M: [On audiences with mobile phones/cameras] It's really stupid because I have fallen off stages three times, I think four times.. And none of them have been rock and roll-y or glamorous, they've all just been stupid and hilarious! But none of them were on camera, not one of them... So there's not enough video phones going around!
SG: Beyonce does it once and it's everywhere.
M: Yea that was amazing! Yea, but after the gig they could not stop laughing at me. As a matter of fact, one side of my arm was black with bruising, we couldn't stop laughing. I was like, after getting over the embarrassment I thought I really had to see this.. and no one had it!
SG: So. That's a message for more cameras?
M: Yea we need more!
There is, however, a more immediate form of audience interaction. The classic art of heckling: something all bands must learn the art of handling.
M: Take it off, take it off is my favourite!
J: Ummmm the best heckles, someone recently when we were playing we fucked up a song and some guy goes "You're Shit!"
M: My favourite was.. what was it?... "I think you're very attractive" not "Get your tits out" just so civilized!
J: Yeah that's the kinda thing your boyfriend says to you when you're going steady.
Being part of a band comes with its downside though: the backstage area. Suddenly, you are thrown in a room and expected to actually socialise with the people you've grown up idolising. The phrase "never meet your idols" doesn't exist for nothing. There are usually two outcomes from such a scenario (1) They turn out to be a total douche and it destroys the image of them you had built up in your mind, (2) You heinously embarrass yourself in a way that makes "We're not worthy!" look positively cool and collected. We think it's a case of the latter for FLA.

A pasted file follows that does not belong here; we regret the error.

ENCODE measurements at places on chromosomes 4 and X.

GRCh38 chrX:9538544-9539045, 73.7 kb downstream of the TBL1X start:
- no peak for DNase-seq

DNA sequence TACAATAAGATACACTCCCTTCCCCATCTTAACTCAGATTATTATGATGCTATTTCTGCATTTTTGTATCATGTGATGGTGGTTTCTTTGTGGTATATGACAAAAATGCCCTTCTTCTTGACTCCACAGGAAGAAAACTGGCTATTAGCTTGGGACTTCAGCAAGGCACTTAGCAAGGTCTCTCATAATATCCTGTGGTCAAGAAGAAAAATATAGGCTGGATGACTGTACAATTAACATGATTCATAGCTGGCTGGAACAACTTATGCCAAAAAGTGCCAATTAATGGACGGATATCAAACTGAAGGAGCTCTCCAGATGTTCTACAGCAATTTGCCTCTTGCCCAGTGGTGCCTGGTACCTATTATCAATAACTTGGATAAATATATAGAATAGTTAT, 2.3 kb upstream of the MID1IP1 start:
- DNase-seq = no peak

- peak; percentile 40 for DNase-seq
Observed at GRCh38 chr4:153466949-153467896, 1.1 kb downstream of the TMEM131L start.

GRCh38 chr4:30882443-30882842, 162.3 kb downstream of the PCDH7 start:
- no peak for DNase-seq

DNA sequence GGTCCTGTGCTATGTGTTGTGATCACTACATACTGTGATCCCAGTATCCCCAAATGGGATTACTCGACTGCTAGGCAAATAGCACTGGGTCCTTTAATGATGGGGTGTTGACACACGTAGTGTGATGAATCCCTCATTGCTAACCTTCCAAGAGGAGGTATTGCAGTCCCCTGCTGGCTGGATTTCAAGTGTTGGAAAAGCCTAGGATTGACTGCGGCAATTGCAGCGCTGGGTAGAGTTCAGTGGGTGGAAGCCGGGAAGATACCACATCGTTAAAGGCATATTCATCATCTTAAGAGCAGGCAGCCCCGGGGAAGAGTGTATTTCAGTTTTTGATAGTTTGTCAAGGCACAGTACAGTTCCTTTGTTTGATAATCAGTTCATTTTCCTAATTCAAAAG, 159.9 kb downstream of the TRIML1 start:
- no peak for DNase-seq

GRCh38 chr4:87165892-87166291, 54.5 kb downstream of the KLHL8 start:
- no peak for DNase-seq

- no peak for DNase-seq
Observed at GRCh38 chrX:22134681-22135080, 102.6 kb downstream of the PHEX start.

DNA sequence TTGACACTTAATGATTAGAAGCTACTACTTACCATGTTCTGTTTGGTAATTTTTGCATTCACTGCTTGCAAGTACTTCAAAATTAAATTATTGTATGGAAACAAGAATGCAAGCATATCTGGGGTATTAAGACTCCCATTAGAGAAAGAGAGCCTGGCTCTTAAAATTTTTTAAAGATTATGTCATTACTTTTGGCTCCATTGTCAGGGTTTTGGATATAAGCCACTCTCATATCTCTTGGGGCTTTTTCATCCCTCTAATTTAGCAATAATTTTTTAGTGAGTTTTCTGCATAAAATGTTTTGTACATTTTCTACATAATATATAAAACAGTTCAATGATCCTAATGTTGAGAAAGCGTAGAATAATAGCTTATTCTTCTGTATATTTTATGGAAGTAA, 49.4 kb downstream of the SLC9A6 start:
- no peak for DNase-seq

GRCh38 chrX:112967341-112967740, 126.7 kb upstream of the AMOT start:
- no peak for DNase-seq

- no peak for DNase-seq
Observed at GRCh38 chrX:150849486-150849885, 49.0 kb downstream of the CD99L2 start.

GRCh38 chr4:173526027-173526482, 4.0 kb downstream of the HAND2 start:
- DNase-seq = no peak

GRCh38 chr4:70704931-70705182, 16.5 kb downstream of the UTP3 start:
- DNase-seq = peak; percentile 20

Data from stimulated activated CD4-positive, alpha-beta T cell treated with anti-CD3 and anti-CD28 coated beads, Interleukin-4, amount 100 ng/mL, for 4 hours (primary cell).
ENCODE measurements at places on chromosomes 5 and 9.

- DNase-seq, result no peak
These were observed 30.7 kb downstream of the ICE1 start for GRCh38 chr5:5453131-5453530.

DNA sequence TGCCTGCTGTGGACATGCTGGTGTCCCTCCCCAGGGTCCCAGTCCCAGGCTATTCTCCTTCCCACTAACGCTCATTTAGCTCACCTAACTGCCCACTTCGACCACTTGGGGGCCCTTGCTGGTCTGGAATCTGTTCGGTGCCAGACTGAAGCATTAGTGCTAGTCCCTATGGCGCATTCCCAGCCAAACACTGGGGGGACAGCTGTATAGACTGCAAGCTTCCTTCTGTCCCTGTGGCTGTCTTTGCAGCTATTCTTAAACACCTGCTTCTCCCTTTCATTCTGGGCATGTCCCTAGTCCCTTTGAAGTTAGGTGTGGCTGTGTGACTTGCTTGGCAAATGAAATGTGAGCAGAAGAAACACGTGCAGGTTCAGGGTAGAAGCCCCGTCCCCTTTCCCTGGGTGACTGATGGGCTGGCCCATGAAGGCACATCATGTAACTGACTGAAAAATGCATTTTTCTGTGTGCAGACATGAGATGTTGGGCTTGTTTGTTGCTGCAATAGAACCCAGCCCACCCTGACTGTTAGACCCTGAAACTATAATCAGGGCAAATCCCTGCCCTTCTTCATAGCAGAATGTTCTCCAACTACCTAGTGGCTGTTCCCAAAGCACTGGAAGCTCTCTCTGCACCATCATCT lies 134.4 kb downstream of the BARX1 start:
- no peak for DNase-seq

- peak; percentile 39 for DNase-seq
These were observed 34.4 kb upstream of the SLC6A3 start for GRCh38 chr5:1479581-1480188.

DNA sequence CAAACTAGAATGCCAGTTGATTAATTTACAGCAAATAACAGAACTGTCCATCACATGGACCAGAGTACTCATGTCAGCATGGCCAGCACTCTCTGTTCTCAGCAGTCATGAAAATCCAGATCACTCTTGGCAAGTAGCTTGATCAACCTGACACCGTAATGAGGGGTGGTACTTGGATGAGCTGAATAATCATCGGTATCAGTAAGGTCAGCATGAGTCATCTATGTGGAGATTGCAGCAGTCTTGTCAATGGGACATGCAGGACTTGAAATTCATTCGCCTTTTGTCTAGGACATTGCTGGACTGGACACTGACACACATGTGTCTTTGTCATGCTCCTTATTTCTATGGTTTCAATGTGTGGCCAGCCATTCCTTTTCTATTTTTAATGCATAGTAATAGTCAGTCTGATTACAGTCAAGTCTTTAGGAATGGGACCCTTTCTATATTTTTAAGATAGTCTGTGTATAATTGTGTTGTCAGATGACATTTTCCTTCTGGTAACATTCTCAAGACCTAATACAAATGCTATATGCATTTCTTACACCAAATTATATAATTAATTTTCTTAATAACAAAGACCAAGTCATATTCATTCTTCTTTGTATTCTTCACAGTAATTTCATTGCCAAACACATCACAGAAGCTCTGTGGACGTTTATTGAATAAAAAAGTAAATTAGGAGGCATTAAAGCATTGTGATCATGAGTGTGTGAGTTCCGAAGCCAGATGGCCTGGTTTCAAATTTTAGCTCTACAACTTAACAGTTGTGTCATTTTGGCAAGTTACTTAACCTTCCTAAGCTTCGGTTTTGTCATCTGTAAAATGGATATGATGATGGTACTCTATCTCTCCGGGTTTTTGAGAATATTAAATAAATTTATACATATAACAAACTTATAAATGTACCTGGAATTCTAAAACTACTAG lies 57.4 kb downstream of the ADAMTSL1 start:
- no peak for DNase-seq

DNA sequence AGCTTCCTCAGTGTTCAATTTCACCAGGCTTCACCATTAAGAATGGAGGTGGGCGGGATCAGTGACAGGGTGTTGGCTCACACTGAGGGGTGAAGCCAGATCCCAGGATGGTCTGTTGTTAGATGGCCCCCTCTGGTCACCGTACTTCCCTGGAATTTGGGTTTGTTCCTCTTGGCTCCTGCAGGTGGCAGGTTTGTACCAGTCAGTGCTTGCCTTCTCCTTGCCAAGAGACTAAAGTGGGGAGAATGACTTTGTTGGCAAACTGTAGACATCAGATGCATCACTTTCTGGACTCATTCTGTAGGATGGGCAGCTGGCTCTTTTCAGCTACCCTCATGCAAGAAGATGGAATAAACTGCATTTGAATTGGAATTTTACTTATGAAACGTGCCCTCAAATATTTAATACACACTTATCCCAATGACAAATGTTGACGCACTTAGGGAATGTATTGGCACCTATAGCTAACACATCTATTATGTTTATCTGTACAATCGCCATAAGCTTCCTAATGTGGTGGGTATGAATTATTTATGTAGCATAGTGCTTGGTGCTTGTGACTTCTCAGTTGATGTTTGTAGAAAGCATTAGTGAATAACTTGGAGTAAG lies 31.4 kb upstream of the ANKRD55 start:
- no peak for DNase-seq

J: Me and Jenny Lewis. I met her alright and I'm like obsessed with her, I mean, I'd marry Jenny Lewis. She was in The Wizard for God's sake, and that's an amazing film with Fred Savage. Anyway, I met Jenny Lewis and all I could muster was "you're an honour" wasn't it?.
M: I met her first, and I was quite star-struck myself cause we're both huge fans, and I was like doing the stupid standard "Oh God It's so nice to meet you.. you're amazing!", and then I saw Jamie just stood like completely stiff with his arms to his side, the product of his wet dream, just stood before us, and i was like "this is Jamie" and Jamie's like "You're an honour, it's an honour, I love you" and that was it.
J: Then she said "I'm Jenny" and I said "Of course you are" and that was the conversation over.
M: I thought it was quite romantic.
J: I met her at the coffee stand later. I just apologised and ran off.